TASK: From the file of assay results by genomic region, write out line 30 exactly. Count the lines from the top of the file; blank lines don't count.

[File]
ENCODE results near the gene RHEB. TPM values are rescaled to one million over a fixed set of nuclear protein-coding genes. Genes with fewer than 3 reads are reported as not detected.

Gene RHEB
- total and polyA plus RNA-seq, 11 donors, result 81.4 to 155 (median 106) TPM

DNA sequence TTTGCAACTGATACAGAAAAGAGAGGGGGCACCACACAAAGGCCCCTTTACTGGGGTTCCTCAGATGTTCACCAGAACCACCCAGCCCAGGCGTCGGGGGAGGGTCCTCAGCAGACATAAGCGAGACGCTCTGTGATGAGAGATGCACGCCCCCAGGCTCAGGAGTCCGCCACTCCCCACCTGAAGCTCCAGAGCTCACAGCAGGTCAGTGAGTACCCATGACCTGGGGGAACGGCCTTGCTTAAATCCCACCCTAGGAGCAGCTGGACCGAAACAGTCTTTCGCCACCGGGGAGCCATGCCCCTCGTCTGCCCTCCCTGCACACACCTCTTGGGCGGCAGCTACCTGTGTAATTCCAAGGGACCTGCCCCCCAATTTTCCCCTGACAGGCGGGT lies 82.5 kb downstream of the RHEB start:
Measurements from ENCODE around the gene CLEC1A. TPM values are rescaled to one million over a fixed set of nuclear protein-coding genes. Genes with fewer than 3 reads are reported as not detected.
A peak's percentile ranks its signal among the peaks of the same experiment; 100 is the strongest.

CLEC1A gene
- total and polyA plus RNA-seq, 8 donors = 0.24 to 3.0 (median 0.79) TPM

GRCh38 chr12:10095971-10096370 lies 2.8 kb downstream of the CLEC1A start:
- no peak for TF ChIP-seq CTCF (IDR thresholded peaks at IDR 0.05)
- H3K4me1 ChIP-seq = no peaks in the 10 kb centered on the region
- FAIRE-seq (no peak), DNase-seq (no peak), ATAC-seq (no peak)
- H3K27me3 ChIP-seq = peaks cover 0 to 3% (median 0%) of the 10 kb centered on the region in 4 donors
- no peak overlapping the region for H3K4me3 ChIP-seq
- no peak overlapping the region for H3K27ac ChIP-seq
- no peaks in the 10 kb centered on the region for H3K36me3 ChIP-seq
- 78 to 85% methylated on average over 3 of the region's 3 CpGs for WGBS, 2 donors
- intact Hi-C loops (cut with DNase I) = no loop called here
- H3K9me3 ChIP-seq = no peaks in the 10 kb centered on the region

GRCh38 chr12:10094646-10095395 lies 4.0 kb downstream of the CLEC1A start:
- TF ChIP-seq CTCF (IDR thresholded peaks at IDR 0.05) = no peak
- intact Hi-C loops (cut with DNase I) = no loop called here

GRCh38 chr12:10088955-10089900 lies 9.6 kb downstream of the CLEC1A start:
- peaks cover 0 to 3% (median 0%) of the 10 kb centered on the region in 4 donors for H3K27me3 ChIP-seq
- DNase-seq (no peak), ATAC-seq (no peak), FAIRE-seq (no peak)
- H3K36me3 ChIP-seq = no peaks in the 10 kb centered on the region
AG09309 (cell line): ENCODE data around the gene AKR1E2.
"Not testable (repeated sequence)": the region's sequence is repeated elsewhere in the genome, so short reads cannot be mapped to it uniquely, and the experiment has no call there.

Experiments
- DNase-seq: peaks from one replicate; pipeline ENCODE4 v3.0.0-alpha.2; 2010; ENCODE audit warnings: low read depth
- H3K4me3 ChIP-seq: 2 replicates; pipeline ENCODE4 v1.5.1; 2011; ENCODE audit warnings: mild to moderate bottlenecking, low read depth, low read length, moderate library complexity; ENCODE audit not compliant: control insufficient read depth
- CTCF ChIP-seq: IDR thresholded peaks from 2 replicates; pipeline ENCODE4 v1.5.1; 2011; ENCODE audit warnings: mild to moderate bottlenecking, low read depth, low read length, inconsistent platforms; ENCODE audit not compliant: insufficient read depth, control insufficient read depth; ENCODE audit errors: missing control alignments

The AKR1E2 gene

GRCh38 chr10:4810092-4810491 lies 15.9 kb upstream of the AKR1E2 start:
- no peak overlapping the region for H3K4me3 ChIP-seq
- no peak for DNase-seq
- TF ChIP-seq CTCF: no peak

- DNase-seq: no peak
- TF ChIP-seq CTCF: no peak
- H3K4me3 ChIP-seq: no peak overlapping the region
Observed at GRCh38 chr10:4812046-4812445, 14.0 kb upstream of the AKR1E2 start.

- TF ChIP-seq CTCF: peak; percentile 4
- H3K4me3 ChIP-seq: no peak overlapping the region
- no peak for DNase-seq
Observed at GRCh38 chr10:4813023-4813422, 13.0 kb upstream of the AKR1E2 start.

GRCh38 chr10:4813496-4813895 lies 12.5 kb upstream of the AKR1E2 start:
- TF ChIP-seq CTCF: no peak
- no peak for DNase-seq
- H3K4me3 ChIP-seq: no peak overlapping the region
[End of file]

- DNase-seq: peaks from one replicate; pipeline ENCODE4 v3.0.0-alpha.2; 2010; ENCODE audit warnings: low read depth